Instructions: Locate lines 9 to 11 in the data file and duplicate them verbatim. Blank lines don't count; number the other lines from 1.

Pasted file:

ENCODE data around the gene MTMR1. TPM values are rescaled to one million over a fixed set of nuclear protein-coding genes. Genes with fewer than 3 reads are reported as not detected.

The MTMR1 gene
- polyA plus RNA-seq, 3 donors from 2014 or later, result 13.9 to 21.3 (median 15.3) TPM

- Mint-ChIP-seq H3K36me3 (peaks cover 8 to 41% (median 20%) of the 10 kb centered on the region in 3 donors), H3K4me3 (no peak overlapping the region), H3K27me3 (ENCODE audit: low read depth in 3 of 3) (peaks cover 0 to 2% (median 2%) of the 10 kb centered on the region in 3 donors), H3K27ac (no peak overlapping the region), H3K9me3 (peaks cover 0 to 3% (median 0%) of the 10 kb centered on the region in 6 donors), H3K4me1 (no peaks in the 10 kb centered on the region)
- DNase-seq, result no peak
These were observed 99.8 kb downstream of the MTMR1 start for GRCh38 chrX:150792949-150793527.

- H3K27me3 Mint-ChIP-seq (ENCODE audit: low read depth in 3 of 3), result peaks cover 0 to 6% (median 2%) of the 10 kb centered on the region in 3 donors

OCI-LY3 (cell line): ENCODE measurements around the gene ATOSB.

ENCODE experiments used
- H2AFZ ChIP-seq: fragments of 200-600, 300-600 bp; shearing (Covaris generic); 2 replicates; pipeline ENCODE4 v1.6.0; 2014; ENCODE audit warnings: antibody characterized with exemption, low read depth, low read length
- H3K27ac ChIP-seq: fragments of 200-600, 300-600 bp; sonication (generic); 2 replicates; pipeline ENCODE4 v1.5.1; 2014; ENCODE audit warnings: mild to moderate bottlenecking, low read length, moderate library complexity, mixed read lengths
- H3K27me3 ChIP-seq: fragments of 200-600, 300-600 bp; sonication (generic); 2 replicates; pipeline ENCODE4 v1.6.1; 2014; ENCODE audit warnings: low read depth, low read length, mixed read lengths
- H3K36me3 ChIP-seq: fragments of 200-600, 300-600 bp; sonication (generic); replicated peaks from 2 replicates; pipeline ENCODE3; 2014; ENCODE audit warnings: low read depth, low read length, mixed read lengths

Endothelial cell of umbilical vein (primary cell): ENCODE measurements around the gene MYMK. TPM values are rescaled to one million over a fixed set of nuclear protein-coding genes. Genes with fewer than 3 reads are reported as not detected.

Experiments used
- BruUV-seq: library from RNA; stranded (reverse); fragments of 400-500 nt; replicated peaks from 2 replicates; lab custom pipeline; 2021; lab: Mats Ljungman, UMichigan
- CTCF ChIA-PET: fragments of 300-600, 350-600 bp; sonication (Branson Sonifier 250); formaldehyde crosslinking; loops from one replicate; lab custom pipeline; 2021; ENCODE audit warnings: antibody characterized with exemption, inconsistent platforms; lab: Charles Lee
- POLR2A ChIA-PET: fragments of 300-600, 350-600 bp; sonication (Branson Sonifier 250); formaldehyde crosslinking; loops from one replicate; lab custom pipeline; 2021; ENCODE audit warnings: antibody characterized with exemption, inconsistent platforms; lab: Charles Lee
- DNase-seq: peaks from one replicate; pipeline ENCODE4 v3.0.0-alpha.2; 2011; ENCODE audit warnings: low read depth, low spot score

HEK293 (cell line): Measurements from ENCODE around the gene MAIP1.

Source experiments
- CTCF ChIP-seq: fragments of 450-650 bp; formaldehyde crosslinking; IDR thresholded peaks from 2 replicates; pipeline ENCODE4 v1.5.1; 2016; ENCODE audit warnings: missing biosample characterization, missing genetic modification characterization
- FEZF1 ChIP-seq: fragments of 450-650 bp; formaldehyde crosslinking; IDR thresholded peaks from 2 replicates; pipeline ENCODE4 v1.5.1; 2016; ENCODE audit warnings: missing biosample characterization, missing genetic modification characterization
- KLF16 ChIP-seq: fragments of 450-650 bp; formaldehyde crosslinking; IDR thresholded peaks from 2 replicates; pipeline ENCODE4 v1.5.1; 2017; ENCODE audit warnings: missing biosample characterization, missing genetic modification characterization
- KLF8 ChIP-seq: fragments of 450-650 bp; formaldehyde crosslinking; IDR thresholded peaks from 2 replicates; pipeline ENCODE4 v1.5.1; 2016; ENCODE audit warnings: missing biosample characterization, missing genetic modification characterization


ENCODE experiments used
- H2AFZ ChIP-seq: fragments of 200-600, 300-600 bp; shearing (Covaris generic); 2 replicates; pipeline ENCODE4 v1.6.0; 2014; ENCODE audit warnings: antibody characterized with exemption, low read depth, low read length
- H3K27ac ChIP-seq: fragments of 200-600, 300-600 bp; sonication (generic); 2 replicates; pipeline ENCODE4 v1.5.1; 2014; ENCODE audit warnings: mild to moderate bottlenecking, low read length, moderate library complexity, mixed read lengths